University of Iowa kicks Christian student group off campus

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Dean of Students says students must “revise” their religious beliefs to be let back on

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Melinda Skea

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WASHINGTON, D.C. – Business Leaders in Christ (BLinC), a small Christian student group at the University of Iowa, sued University officials today after being kicked off campus for requiring its student leaders to share its religious beliefs. The Dean of Students told BLinC that if it wants to be back on campus, it must “revise” its religious beliefs and submit an “acceptable plan” for selecting its leaders. In BLinC v. University of Iowa, BLinC asks the court to stop this religious discrimination and allow it to choose leaders who embrace its mission, just like every other student group on campus. 

There are over 500 student groups at the University with distinct missions, creating an intellectually and culturally rich campus environment. Fraternities and sororities can limit membership to men and women respectively. Pro-choice groups can reject students who are pro-life and vice versa. Feminist groups may require members to support their cause. And environmental groups can choose leaders who support theirs. But even though BLinC allows anyone to join, the University is discriminating against it for requiring its leaders to share its mission and beliefs. 

“This is 2017, not 1984,” said Jacob Estell, the student president of BLinC. “Our beliefs weren’t made by us, and they can’t be changed by us either—certainly not just to satisfy Orwellian government rules.”   

BLinC is a small student organization that gives Christian students a forum for discussing how to incorporate their beliefs in the competitive business world and for providing community service. Its members answer the call to serve because of their religious beliefs. On September 1, 2017, the University told BLinC it could select leaders who affirm its beliefs, so long as those beliefs were clearly stated so students would be aware of them. But after BLinC added a statement of its religious beliefs to its campus webpage, the University responded by kicking it off campus shortly before Thanksgiving.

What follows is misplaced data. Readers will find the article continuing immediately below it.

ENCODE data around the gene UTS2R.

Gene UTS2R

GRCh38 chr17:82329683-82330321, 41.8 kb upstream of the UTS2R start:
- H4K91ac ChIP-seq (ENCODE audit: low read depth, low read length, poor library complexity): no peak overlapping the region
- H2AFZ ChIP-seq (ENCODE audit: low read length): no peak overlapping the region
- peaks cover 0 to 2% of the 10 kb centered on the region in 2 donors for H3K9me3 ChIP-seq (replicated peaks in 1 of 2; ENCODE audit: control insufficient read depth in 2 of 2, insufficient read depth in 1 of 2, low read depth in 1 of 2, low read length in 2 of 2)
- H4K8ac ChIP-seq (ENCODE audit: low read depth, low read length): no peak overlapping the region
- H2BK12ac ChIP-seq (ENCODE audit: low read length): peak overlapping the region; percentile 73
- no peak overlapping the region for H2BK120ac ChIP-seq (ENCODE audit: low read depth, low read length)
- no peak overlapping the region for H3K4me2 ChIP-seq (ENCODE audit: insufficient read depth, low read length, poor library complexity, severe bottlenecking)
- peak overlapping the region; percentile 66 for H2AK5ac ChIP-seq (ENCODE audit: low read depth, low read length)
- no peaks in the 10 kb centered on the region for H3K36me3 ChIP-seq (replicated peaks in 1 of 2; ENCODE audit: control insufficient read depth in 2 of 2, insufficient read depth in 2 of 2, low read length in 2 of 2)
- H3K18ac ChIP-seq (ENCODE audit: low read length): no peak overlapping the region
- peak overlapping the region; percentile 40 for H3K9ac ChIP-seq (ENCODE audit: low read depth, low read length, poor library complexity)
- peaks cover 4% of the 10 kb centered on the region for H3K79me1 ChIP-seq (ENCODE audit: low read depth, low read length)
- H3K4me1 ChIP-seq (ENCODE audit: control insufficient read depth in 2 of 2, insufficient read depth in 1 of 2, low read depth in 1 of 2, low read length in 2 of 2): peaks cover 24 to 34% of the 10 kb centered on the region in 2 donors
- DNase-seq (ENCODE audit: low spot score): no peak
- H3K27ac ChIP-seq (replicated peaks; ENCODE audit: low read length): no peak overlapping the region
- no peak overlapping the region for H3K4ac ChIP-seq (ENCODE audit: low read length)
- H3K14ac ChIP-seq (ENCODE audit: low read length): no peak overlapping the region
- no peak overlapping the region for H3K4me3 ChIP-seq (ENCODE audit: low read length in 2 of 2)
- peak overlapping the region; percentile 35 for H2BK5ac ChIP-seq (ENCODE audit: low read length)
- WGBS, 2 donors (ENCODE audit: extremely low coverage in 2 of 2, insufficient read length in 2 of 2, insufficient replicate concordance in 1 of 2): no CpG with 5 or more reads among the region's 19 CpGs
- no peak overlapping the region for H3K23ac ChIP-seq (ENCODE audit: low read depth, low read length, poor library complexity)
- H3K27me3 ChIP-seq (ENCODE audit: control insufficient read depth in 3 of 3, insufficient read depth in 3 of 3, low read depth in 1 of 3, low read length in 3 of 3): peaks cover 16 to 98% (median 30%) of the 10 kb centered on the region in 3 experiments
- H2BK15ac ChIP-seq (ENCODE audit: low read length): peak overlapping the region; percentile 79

“This is premeditated religious discrimination, plain and simple,” said Eric Baxter, senior counsel at Becket, which is defending BLinC’s right to equal treatment by the University. “A state school cannot demand a change to students’ faith any more than the U.S. President could demand a change to the Bible.” 

For more information or to arrange an interview with a Becket attorney, contact Melinda Skea atmedia@becketlaw.orgor 202-349-7224.Interviews can be arranged in English, Chinese, French, German, Portuguese, Russian, and Spanish. 

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Becket is a non-profit, public-interest law firm dedicated to protecting the free expression of all religious traditions and has a 100% win-rate before the United States Supreme Court.For over 20 years, it has successfully defended clients of all faiths, includingBuddhists, Christians, Jews, Hindus, Muslims, Native Americans, Sikhs, and Zoroastrians(read more here). 

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